Vincamine administration is most effective when the product is taken with food.14

Side-effects are rare, and clinical research has demonstrated that few adverse side-effects were noted at the dosages used during study.15,16

Side-effects are reported only at very high doses and can include blood thinning.17

Although research has shown that vincamine does not interact with blood medications18, persons with blood or blood-related disorders should consult their physician prior to vincamine supplementation.


1. Miyazaki M. The effect of a cerebral vasodilator, vinpocetine, on cerebral vascular resistance evaluated by the Doppler ultrasonic technique in patients with cerebrovascular diseases. Angiology 1995;46:53-8.

2. Solti F, Iskum M, Czako E. Effect of ethyl apovincaminate on the cerebral circulation. Studies in patients with obliterative cerebral arterial disease. Arzneimittelforschung 1976;26:1945-7.

3. Bonoczk P, Panczel G, Nagy Z. Vinpocetine increases cerebral blood flow and oxygenation in stroke patients: a near infrared spectroscopy and transcranial Doppler study. Eur J Ultrasound. 2002 Jun;15(1-2):85-91.

4. Depresseux JC. The effect of vincamine on the regional cerebral blood flow in man. Eur Neurol. 1978;17(2):100-7.

5. McDaniel MA, Maier SF, Einstein GO. "Brain-specific" nutrients: a memory cure? Nutrition. 2003 Nov-Dec;19(11-12):957-75.

6. Santos MS, Duarte AI, Moreira PI, Oliveira CR. Synaptosomal response to oxidative stress: effect of vinpocetine. Free Radic Res 2000;32:57-66.

7. Bonoczk P, Gulyas B, Adam-Vizi V, Nemes A, Karpati E, Kiss B, Kapas M, Szantay C, Koncz I, Zelles T, Vas A. Role of sodium channel inhibition in neuroprotection: effect of vinpocetine. Brain Res Bull. 2000 Oct;53(3):245-54.

8. Hadjiev D. Asymptomatic ischemic cerebrovascular disorders and neuroprotection with vinpocetine. Ideggyogy Sz. 2003 May 20;56(5-6):166-72.

9. Krieglstein J, Rischke R. Vinpocetine increases the neuroprotective effect of adenosine in vitro. Eur J Pharmacol 1991;205:7-10.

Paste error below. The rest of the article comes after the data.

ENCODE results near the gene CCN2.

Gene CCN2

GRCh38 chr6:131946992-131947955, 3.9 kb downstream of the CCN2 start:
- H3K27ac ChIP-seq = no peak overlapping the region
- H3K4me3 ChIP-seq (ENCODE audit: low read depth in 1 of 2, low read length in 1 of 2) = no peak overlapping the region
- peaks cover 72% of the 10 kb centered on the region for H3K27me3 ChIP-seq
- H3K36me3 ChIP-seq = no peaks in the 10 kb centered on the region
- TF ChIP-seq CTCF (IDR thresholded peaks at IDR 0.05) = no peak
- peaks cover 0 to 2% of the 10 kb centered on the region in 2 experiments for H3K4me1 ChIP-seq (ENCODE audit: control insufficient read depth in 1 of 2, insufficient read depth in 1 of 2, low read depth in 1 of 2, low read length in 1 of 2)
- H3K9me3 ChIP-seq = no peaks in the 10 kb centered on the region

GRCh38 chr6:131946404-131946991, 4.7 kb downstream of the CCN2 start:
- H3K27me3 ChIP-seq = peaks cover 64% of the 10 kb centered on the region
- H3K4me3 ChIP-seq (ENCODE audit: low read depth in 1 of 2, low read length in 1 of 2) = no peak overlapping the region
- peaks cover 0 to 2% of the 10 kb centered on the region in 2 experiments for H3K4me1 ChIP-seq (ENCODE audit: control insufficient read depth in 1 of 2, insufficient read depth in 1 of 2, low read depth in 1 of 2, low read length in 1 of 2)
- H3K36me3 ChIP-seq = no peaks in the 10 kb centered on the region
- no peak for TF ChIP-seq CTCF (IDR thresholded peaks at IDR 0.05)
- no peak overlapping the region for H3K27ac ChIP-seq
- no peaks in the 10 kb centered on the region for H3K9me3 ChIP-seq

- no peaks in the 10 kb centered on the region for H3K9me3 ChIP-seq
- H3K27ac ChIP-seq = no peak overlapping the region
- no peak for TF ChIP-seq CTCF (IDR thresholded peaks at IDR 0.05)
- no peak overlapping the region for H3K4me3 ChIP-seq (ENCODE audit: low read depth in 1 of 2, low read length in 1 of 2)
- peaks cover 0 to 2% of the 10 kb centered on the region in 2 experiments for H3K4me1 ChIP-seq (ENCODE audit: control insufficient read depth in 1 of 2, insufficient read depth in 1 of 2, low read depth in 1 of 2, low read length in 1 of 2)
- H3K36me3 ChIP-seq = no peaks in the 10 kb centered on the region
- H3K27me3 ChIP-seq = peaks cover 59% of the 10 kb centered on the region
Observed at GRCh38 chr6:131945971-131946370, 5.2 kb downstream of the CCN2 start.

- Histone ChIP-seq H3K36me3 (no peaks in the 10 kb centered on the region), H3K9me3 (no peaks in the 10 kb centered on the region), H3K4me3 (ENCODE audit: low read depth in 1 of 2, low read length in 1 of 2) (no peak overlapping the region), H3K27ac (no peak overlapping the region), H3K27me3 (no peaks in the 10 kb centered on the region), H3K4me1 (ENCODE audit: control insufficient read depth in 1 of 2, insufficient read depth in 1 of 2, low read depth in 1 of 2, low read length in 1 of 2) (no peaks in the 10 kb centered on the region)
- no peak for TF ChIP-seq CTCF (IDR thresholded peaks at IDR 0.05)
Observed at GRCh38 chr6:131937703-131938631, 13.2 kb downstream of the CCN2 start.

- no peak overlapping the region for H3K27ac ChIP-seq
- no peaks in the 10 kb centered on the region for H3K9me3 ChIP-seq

10. Novis SP, Moretto M, Fenelon SB, Barbosa CS, da Graca Torres J. Vincamine in patients with cerebral vascular insufficiency. Arq Neuropsiquiatr. 1975 Mar;33(1):25-32.

11. Fischhof PK, Moslinger-Gehmayr R, Herrmann WM, Friedmann A, Russmann DL. Therapeutic efficacy of vincamine in dementia Neuropsychobiology 1996;34(1):29-35.

12. Crispi G, Di Lorenzo RS, Gentile A, Florino A, Pannone B, Sciorio G. Psychoactive effect of vincamine in a group of subjects affected by recurrent depressive syndrome. Preliminary note. Minerva Med. 1975 Oct 20;66(70):3683-5.

13. Treatment of initial cerebrovascular insufficiency with vincamine. Polycentric research on 828 cases Minerva Med. 1978 Jun 23;69(31):2095-113.

14. Lohmann A, Dingler E, Sommer W, et al. Bioavailability of vinpocetine and interference of the time of application with food intake. Arzneimittelforschung 1992;42:914-7.

15. Szatmari SZ, Whitehouse PJ. Vinpocetine for cognitive impairment and dementia. Cochrane Database Syst Rev. 2003(1):CD003119.

16. Bereczki D, Fekete I. Vinpocetine for acute ischaemic stroke. Cochrane Database Syst Rev. 2000(2):CD000480.

17. Osawa M, Maruyama S. Effects of TCV-3B (vinpocetine) on blood viscosity in ischemic cerebrovascular diseases. Ther Hung 1985;33:7-12.

18. Hitzenberger G, Sommer W, Grandt R. Influence of vinpocetine on warfarin-induced inhibition of coagulation. Int J Clin Pharmacol Ther Toxicol 1990;28:323-8.